J Ethnopharmacol 2019 Jun 23;238:111832. Epub 2019 Mar 23.
School of Pharmaceutical Sciences, University of Geneva, University of Lausanne, CMU - Rue Michel Servet 1, 1211, Geneva 11, Switzerland. Electronic address:
Ethnopharmacological Relevance: The water decoction of Combretum aculeatum aerial parts is traditionally used in Senegal to treat tuberculosis (TB). The extract shows significant antimycobacterial activity in a validated single-cell infection assay.
Aim Of The Study: The main aim of this study was to identify the antimycobacterial compounds in the water decoction of Combretum aculeatum. Since the traditional preparations are used orally, a bioactivity assessment of the possible bioavailable human metabolites was also performed.
Materials And Methods: The Combretum aculeatum water decoction extract was first fractionated by flash chromatography. The fractions were submitted to an antibiotic assay against Mycobacterium marinum and to a single-cell infection assay involving Acanthamoeba castellanii as a host. Using these approaches, it was possible to correlate the antimycobacterial activity with two zones of the chromatogram. In parallel with this liquid chromatography (LC)-based activity profiling, high-resolution mass spectrometry (UHPLC-HRMS/MS) revealed the presence of ellagitannin (Et) derivatives in the active zones of the chromatogram. Isolation of the active compounds was performed by preparative chromatography. The structures of the isolated compounds were elucidated by nuclear magnetic resonance (NMR). Additionally, the main human metabolites of commercially available Ets were biologically evaluated in a similar manner.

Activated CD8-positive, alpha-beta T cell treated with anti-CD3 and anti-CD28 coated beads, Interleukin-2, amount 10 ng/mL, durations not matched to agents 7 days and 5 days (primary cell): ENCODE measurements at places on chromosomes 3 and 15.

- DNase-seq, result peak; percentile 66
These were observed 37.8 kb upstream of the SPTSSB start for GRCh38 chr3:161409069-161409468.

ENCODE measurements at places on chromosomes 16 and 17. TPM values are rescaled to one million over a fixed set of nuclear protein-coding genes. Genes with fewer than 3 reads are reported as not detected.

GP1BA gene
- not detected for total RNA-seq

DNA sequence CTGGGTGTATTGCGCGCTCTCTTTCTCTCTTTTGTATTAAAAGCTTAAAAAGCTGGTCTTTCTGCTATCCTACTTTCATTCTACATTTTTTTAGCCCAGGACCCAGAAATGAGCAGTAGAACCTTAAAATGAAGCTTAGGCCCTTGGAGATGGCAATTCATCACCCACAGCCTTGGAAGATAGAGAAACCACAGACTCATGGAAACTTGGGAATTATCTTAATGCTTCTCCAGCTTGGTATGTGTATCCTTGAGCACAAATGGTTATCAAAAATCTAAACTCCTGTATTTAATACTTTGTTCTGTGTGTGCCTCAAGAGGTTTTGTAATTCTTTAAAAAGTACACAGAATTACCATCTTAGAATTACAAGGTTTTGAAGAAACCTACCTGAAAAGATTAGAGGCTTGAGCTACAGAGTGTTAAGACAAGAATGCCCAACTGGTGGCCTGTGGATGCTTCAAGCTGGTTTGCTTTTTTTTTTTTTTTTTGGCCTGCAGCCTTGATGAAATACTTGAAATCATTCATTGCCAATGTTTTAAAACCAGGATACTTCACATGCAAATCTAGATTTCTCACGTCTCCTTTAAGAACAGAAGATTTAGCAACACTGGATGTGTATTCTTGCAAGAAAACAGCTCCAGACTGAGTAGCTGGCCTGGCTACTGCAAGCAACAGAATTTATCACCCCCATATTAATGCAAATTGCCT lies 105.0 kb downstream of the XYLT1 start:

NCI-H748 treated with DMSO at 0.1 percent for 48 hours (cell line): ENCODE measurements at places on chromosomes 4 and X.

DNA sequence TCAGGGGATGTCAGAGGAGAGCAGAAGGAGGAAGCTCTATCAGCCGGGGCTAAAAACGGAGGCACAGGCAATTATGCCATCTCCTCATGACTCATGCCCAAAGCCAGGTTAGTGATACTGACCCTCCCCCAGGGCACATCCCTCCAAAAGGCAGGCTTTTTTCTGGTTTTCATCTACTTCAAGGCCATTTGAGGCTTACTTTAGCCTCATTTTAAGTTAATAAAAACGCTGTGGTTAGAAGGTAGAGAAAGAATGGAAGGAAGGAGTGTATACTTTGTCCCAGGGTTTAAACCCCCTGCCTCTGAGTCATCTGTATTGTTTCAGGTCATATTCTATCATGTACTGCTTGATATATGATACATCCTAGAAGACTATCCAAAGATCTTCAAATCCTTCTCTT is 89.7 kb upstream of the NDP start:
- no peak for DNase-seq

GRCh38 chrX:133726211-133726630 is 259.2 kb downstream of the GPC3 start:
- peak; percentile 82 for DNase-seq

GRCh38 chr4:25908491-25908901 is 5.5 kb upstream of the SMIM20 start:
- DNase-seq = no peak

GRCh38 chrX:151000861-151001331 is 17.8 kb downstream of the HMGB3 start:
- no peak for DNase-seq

Results: The in vitro bioassay-guided isolation of the Combretum aculeatum water extract led to the identification of three Ets (1-3) and ellagic acid (4). The major compounds 2 and 3 (α- and β-punicalagin, respectively), exhibited anti-infective activity with an IC of 51.48 μM. In view of the documented intestinal metabolism of these compounds, some metabolites, namely, urolithin A (5), urolithin B (6) and urolithin D (7), were investigated for their antimycobacterial activity in the two assays. Urolithin D (7) exhibited the strongest anti-infective activity, with an IC of 345.50 μM, but this was moderate compared to the positive control rifampin (IC of 6.99 μM). The compounds assayed had no observable cytotoxicity towards the amoeba host cells at concentrations lower than 200 μg/mL.
Conclusion: The observed antimycobacterial properties of the traditional water decoction of Combretum aculeatum might be related to the activity of Ets derivatives (1-3) and their metabolites, such as ellagic acid (4) and urolithin D (7). Despite the relatively weak activity of these metabolites, the high consumption of tannins achieved by taking the usual traditional decoction doses should lead to an important increase in the plasmatic concentrations of these active and bioavailable metabolites. These results support to some extent the traditional use of Combretum aculeatum to treat tuberculosis.